Carla Valentine, The Science of Murder: The Forensics of Agatha Christie (2022)

I’m sure I’m not the only one to have quickly dismissed the cozy crime novels for being not scientifically accurate. We read cozy crime novels rather than police procedurals or darker subgenres because we don’t want the blood, the gore and the awful realistic details of a human death. We just want the fun and the plot – and a happy ending. But was Agatha Christine inaccurate in her novels? That’s the question that Carla Valentine, a mortician and certified autopsy technician, sets out to answer. I love all things Agatha Christie, and beyond her own novels, I also read books about her books and about her life: her notebooks, her complex views on dysfunctional families, or even a new take on one of her most famous novels, And then there were none. So when I stumbled upon this new book on Netgalley, I had to read it.

In short, I was not disappointed, although the book was a lot more exhaustive than what I expected. Agatha Christie is known for her fictional use of poisons, a qualification she got while being a nurse in a pharmacy during World War 1. But she was not a chemist behind a desk, she saw a lot more action than what I’d thought, and so she had practical experience of the blood and gore and all those pesky, dirty, often smelly details. All of which were not considered suitable for literary consumption, and one can conclude that she omitted all of them in order to make her books fun, not because she didn’t know.

Carla Valentine examines one by one all the forensic aspects of deaths in Agatha Christie’s novels. There is even a full list of her novels and stories with the method of death(s) in each one! Valentine is very didactic, and I learnt a lot (but didn’t retain everything). In short, Christie was interested in all the famous crimes of her time, as well as the forensic techniques and even firearms (although she made some rookie mistakes in her early books, she got better with them along the way). Valentine examines famous crimes similar to Christie’s books, even some cases where the criminal seemed inspired by the books, and other cases where reading the books actually prevented some murders (when people recognized telltale signs of poisoning, in particular).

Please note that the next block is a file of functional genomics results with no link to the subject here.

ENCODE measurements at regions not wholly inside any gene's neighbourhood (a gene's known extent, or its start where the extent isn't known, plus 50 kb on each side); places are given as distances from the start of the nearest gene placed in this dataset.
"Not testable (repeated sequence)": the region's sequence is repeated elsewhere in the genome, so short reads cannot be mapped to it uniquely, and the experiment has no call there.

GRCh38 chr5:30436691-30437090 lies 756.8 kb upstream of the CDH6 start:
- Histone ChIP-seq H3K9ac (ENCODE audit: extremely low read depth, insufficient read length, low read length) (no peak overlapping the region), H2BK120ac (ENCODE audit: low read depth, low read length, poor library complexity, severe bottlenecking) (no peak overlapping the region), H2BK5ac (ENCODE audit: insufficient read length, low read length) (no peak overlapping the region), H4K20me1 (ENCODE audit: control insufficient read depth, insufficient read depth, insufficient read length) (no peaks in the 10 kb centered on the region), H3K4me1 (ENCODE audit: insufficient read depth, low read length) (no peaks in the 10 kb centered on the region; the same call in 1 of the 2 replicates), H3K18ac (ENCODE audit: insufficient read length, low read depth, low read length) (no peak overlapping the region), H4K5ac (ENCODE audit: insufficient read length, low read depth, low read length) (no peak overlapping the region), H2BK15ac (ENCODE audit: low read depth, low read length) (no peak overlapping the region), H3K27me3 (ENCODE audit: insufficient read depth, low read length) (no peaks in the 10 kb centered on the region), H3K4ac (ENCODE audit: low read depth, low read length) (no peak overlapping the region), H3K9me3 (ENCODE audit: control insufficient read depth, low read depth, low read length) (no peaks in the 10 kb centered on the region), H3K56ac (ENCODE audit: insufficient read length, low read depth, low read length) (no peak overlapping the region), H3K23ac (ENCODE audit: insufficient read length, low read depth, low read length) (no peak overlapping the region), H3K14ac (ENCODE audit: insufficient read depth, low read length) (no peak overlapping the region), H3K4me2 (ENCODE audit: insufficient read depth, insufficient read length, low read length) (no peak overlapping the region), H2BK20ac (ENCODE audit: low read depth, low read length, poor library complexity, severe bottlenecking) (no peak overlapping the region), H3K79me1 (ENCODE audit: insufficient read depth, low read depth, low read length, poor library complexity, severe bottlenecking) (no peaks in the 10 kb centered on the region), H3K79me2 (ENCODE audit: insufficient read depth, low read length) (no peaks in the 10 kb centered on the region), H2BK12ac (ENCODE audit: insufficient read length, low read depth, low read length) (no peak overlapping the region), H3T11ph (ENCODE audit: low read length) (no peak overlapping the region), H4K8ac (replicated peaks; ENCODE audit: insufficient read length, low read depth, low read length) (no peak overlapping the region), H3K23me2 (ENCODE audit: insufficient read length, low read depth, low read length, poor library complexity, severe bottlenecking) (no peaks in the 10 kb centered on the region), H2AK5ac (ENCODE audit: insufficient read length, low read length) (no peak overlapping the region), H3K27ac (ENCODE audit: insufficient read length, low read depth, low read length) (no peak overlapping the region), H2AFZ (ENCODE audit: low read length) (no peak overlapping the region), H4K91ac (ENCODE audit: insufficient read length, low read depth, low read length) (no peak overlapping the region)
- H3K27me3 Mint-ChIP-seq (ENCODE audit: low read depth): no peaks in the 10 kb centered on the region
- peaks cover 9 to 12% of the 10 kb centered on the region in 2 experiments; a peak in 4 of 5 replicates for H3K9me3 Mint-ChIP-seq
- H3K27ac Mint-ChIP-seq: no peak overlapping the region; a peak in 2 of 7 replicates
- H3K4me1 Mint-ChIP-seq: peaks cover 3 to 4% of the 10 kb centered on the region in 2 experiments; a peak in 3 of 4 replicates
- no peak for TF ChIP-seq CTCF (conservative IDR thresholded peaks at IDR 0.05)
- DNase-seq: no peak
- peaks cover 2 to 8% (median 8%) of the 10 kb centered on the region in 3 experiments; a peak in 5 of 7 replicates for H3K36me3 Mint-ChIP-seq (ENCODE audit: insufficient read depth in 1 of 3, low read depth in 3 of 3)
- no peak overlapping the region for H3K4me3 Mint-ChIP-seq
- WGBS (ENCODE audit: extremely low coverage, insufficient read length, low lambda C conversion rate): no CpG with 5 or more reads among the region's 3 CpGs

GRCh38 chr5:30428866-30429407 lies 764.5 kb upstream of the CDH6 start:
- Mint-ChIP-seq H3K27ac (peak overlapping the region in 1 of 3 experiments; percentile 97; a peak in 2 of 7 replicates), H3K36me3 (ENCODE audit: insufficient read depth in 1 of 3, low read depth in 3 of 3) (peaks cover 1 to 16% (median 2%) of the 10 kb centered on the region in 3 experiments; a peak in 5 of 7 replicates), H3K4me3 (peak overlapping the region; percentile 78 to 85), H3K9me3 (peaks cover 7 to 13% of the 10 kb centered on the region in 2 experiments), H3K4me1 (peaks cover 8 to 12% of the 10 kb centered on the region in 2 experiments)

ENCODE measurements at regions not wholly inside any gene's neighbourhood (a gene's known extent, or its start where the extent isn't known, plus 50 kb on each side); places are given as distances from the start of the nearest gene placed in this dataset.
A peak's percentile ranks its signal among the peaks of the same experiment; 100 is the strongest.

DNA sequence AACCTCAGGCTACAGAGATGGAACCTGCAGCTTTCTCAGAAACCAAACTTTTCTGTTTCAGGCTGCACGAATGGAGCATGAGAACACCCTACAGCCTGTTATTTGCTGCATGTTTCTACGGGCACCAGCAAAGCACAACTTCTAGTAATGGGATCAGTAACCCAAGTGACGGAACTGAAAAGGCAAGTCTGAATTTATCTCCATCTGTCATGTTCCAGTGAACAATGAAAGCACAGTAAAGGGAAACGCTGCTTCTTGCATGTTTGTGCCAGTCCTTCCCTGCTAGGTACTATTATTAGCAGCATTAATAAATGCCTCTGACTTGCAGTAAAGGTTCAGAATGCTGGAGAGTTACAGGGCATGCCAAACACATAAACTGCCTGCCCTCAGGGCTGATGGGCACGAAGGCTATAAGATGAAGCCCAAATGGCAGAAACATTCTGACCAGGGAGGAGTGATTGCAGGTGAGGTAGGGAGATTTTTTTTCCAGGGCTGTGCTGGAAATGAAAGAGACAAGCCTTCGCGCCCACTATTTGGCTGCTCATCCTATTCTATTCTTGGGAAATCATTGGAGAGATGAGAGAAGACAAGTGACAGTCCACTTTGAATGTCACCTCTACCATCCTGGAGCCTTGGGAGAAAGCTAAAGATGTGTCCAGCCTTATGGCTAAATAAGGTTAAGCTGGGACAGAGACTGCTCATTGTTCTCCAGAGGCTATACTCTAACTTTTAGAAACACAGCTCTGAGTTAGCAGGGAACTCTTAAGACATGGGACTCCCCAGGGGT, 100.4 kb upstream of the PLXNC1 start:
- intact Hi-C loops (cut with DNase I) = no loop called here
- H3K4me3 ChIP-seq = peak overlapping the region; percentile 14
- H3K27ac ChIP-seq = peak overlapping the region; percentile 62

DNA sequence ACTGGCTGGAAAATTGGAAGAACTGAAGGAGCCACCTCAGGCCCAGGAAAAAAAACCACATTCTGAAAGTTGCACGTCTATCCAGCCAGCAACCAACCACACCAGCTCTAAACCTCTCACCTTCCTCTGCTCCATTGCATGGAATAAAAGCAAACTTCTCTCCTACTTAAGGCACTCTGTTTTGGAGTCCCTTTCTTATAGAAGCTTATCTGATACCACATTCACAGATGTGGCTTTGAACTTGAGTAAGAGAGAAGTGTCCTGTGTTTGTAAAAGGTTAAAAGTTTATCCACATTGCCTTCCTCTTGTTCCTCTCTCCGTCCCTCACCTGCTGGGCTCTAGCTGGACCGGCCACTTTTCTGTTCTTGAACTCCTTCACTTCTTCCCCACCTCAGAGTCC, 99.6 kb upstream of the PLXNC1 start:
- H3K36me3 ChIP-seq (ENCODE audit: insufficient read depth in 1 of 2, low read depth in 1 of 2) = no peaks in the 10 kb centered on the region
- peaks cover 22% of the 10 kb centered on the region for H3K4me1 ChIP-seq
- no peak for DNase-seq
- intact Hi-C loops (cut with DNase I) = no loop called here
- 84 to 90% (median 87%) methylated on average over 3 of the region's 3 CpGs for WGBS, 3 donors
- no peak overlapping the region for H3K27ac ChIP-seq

You’ll need to be interested in science and forensics and have read a number of Agatha Christie’s books to enjoy it, but Valentine does the utmost to avoid spoilers, and rarely has a science book been more entertaining.

Thanks to the publisher and Netgalley. I received a free copy of this book for review consideration.

2 thoughts on “Carla Valentine, The Science of Murder: The Forensics of Agatha Christie (2022)

Leave a Reply

Fill in your details below or click an icon to log in:

WordPress.com Logo

You are commenting using your WordPress.com account. Log Out /  Change )

Twitter picture

You are commenting using your Twitter account. Log Out /  Change )

Facebook photo

You are commenting using your Facebook account. Log Out /  Change )

Connecting to %s

This site uses Akismet to reduce spam. Learn how your comment data is processed.